In Flames

Opening an exotic wound in front of the audience, is how a music critic described Lou Reed singing on the album Take No Prisoners, recorded live in New York’s Bottom Line club in 1978, and it left an indelible impression on me. Since then, I have spent forty years trying to find an opportunity to use those exact words in a text or visual arts criticism. That day has finally arrived, because Josip Tirić’s painting, when he is at his best and absolutely true to himself, without calculations that the parsimonious local art market is known to force the artist into, deserves this magnificent description. I conceived this modest in size but visually powerful exhibition and Tirić’s first presentation in Split, as an uncompromising choice of eight oil paintings created between 2015 and 2019, and that is only from the canvases I found in his new studio at the moment of selection. Even though they are not part of a previously conceived thematic unit that we have grown accustomed to in art practice since the period of post-conceptual art, the selected paintings are tethered together most importantly by – the vehement gesture and expressive colour palette, which make Tirić the “most painterly” of painters from the generation that graduated around 2007 and brought figuration, in a big way, into focus of the contemporary local painting practice. The expressive tendency in Tirić’s painting is so emphatic that on the narrow surface of the painting, from the motif’s edge toward the edge of the canvas, forms and colours are developed as distinctly autonomous painting materials with almost abstract qualities. In other words, Tirić, unlike others in his generation, does not paint to narrate, but narrates in order to paint, because of his particular inclination that requires a narrative type of content as the conceptual framework within which he will realize his primeval painting energy. In contrast to his generation, Tirić’s conceptual starting point, his focus or inspiration are not based on the programmatic criticism of reality that will be mediated with a studiously elaborated compositional content or exhibition unit. By addressing the observer’s senses directly, Tirić will base his expressive power and persuasive compositions on the feeling of anxiety generated by his visual language. It is essentially a visual experience of gesture and colour that appear, with their autonomous existence, as if they will simply undo and abolish the motif. As a matter of fact, this is how forces of social reality deal with individual destinies caught and conditioned by historical events.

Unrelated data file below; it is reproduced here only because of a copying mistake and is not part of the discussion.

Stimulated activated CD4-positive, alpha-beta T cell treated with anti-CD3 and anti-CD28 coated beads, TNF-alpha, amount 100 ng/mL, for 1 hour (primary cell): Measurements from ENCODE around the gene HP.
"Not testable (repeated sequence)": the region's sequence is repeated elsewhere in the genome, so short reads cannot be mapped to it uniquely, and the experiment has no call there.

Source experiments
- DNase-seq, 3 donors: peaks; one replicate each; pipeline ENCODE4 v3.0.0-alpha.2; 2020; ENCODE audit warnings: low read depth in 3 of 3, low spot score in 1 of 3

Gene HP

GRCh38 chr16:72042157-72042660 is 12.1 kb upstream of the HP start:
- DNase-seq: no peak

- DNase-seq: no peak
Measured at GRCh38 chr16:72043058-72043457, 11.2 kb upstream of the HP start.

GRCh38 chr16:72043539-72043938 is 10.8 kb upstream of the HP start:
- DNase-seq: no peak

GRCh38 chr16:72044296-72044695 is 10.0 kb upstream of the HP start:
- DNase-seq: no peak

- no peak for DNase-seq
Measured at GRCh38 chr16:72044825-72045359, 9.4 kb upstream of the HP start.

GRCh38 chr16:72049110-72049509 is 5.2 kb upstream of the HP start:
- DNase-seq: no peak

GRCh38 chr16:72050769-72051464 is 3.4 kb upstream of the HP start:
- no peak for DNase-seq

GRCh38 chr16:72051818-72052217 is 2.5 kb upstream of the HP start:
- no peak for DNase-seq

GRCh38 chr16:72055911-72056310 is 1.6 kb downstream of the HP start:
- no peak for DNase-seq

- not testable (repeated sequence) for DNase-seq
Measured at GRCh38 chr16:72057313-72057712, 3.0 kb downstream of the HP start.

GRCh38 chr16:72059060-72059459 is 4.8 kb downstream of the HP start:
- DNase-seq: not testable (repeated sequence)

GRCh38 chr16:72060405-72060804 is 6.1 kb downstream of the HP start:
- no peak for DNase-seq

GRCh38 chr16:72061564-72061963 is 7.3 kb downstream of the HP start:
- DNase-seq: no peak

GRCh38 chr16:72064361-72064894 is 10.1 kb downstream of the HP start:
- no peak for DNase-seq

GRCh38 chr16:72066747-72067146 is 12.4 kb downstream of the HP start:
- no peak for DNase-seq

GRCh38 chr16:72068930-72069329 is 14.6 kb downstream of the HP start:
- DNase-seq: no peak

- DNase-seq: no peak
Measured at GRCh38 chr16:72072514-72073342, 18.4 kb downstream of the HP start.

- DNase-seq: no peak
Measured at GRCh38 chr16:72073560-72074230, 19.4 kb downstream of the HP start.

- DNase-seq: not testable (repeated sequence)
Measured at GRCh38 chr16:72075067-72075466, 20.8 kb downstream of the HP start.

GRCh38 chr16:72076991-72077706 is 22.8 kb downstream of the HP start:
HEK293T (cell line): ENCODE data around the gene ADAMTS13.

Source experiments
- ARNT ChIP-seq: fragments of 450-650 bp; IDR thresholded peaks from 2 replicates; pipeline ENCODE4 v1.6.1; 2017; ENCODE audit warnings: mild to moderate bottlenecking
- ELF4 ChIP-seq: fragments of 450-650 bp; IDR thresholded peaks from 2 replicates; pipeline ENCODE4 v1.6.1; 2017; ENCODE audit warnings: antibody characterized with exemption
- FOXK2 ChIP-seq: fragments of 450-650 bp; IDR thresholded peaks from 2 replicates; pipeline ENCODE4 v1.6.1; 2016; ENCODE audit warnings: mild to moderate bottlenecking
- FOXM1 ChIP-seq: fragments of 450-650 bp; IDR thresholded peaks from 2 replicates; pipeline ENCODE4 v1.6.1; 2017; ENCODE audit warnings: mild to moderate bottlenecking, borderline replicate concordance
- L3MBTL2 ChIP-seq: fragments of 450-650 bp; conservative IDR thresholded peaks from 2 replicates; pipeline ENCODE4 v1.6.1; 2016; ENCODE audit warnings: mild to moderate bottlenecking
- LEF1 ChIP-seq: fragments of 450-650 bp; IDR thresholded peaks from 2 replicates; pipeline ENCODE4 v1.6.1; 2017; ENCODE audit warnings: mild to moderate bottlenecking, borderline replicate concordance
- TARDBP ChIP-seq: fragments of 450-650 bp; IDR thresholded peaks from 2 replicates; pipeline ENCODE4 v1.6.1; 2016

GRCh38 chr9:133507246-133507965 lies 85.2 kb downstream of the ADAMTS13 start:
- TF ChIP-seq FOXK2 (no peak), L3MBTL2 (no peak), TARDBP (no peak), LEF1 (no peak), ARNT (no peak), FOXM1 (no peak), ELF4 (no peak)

Motifs that are presented in the selected paintings are the skull, a boy, church dignitaries, a house in nature, young man with a palette and the man in front of a porch. Personally, I was surprised by the ease with which the synergy of selected compositions constitutes a complex narrative about the dreariness of contemporary Croatian society and its never resolved dilemmas about the relationship with the church, position of the artist, demographic breakdown, migrant crisis and xenophobia. Some would say I am exaggerating. I wouldn’t say so, intuitive truths are always stronger, while meanings, and beauty for that matter, are in the eyes of the beholder. Of course, Tirić’s mastery makes them evident.

Branko Franceschi

Josip Tirić, (Travnik, 1982 Bosnia and Herzegovina), graduated painting from the Academy of Fine Arts in Zagreb in 2007, when he received the Academy Award for the most successful graduate in the academic year 2006/2007. He received the HDLU Award for Best Young Artist in 2011. Tirić lives and works in Zagreb.

Solo exhibitions

2018 - On the Border, Forum Gallery
2016 - Baptism of David, Greta Gallery
2015 - Figure 3, Zucatto Gallery, Poreč
2014 - Purple Circle, Barrel Gallery, HDLU, Zagreb
2009 - They're Coming, SC Gallery, Zagreb, Croatia
2008 - Vladimir Buzancic Gallery, Zagreb
2008 - Vladimir Filakovac Gallery, Zagreb